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Fastconverging tatonnement algorithms for onetime and ongoing market problems
 In Symposium on Theory of Computing (STOC 2008
, 2008
"... Why might markets tend toward and remain near equilibrium prices? In an effort to shed light on this question from an algorithmic perspective, this paper formalizes the setting of Ongoing Markets, by contrast with the classic market scenario, which we term OneTime Markets. The Ongoing Market allows ..."
Abstract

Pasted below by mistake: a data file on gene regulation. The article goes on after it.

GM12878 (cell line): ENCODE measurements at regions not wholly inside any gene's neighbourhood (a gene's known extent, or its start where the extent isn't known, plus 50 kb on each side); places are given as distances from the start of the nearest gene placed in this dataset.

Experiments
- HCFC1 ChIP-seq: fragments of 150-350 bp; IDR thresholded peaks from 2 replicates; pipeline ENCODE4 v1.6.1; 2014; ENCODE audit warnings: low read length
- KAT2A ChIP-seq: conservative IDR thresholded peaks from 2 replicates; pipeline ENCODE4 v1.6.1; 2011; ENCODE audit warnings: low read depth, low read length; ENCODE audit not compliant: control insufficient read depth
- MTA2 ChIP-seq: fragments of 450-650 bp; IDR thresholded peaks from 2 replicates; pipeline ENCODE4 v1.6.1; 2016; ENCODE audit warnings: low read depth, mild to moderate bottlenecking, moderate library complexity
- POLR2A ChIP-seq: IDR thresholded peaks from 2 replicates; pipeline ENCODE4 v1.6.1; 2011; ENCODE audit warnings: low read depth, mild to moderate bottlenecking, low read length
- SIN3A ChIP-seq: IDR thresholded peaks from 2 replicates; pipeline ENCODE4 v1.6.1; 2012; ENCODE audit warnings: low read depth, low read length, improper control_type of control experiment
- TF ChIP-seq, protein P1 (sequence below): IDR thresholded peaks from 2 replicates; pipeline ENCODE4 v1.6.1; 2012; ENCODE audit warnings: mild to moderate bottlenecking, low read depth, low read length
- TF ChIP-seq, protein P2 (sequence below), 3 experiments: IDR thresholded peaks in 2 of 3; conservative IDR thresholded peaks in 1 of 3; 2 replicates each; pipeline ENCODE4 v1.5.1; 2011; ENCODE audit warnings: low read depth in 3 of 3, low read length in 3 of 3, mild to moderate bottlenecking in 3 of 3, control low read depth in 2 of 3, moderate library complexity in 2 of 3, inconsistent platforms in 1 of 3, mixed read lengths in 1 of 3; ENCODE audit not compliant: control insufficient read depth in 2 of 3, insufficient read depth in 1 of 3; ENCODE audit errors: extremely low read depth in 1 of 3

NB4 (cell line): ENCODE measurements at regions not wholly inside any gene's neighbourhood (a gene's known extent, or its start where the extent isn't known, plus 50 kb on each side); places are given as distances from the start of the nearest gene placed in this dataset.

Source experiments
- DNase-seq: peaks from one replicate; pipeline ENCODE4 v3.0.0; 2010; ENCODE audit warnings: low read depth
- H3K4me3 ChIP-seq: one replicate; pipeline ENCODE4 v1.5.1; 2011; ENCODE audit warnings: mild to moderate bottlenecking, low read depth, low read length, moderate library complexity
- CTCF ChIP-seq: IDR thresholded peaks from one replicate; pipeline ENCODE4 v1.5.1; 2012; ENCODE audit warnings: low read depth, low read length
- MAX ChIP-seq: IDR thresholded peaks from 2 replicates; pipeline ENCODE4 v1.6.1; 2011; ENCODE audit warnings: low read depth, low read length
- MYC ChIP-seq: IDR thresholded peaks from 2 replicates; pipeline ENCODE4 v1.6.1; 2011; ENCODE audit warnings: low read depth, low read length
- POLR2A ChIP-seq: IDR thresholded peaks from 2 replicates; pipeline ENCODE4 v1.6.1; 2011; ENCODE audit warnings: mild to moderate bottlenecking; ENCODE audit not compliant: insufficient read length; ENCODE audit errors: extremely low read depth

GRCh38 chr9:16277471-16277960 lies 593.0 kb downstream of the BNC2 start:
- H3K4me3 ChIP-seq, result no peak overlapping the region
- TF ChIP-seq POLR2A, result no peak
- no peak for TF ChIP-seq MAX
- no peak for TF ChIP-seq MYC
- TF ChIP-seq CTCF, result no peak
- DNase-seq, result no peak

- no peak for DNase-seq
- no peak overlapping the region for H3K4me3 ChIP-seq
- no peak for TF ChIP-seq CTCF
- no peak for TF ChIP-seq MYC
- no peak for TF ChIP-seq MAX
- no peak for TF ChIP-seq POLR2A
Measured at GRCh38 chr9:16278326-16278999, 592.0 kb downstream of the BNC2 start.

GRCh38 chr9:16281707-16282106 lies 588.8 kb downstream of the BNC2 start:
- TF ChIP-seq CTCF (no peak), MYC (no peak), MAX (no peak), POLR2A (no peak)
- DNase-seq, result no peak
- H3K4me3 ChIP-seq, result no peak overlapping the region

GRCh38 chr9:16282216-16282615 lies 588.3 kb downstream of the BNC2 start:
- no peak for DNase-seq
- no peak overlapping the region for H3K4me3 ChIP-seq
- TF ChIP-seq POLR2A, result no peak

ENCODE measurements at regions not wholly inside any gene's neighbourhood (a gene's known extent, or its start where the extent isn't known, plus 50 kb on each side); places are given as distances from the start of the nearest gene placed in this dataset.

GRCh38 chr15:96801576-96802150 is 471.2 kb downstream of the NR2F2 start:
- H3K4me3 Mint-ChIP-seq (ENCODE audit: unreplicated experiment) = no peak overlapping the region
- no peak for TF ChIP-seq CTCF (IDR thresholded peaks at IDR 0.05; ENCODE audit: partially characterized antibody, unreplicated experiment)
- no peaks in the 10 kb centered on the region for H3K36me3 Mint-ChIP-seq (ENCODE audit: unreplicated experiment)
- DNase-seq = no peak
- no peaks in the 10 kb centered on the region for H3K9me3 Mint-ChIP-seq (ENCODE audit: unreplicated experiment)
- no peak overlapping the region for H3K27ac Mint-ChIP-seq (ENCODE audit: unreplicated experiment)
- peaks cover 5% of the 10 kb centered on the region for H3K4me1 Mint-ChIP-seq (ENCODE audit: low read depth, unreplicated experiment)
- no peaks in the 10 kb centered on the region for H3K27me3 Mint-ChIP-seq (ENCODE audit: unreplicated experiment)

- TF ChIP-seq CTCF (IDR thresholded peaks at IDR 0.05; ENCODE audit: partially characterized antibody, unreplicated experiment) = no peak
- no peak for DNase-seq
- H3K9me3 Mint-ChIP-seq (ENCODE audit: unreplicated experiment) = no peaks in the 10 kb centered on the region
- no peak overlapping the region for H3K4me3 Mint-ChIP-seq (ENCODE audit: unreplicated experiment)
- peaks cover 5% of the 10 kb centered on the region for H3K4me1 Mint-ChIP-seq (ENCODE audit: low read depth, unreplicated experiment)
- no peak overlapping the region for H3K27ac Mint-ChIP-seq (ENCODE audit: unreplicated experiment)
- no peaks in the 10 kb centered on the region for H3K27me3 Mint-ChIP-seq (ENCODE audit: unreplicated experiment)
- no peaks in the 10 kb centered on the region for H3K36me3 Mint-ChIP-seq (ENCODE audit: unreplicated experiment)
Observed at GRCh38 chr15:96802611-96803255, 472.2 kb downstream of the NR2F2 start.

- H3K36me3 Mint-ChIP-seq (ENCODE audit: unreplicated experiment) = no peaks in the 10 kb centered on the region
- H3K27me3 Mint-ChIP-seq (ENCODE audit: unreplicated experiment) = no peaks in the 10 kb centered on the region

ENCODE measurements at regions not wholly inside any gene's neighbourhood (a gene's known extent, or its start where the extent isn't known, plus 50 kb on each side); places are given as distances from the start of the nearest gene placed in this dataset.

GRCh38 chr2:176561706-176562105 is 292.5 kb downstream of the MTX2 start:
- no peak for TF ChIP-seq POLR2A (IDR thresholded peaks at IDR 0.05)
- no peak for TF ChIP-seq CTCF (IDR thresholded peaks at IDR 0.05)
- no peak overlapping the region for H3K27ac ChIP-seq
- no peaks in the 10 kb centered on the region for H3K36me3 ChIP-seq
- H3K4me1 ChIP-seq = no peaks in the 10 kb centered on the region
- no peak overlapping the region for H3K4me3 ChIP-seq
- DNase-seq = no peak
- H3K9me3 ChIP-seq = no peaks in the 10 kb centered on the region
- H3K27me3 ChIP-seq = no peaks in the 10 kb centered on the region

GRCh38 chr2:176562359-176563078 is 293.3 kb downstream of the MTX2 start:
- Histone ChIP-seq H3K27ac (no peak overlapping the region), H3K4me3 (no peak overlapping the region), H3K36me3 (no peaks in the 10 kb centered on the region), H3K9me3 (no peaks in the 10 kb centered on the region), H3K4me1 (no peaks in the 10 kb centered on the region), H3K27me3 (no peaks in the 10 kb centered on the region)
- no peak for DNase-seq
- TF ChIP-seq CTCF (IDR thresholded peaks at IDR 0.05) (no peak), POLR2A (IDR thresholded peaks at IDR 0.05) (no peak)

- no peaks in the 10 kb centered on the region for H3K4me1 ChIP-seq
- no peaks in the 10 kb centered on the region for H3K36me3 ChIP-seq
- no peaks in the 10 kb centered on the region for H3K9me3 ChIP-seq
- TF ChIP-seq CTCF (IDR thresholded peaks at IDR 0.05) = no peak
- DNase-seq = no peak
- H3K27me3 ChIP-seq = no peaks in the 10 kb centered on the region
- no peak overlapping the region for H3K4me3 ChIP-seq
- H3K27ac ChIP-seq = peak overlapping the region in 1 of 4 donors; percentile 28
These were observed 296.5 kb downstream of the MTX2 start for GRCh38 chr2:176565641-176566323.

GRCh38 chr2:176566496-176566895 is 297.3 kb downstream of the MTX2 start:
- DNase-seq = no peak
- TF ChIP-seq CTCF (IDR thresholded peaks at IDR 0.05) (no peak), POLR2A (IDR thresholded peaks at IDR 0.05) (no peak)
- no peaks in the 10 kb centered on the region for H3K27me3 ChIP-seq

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Why might markets tend toward and remain near equilibrium prices? In an effort to shed light on this question from an algorithmic perspective, this paper formalizes the setting of Ongoing Markets, by contrast with the classic market scenario, which we term OneTime Markets. The Ongoing Market allows trade at nonequilibrium prices, and, as its name suggests, continues over time. As such, it appears to be a more plausible model of actual markets. For both market settings, this paper defines and analyzes variants of a simple tatonnement algorithm that differs from previous algorithms that have been subject to asymptotic analysis in three significant respects: the price update for a good depends only on the price, demand, and supply for that good, and on no other information; the price update for each good occurs distributively and asynchronously; the algorithms work (and the analyses hold) from an arbitrary starting point. Our algorithm introduces a new and natural update rule. We show that this update rule leads to fast convergence toward equilibrium prices in a broad class of markets that satisfy the weak gross substitutes property. These are the first analyses for computationally and informationally distributed algorithms that demonstrate polynomial convergence. Our analysis identifies three parameters characterizing the markets, which govern the rate of convergence of our protocols. These parameters are, broadly speaking: 1. A bound on the fractional rate of change of demand for each good with respect to fractional changes in its price. 2. A bound on the fractional rate of change of demand for each good with respect to fractional changes in wealth. 3. The closeness of the market to a Fisher market (a market with buyers starting with money alone). We give two types of protocols. The first type assumes global knowledge of only (an upper bound on) the first parameter. For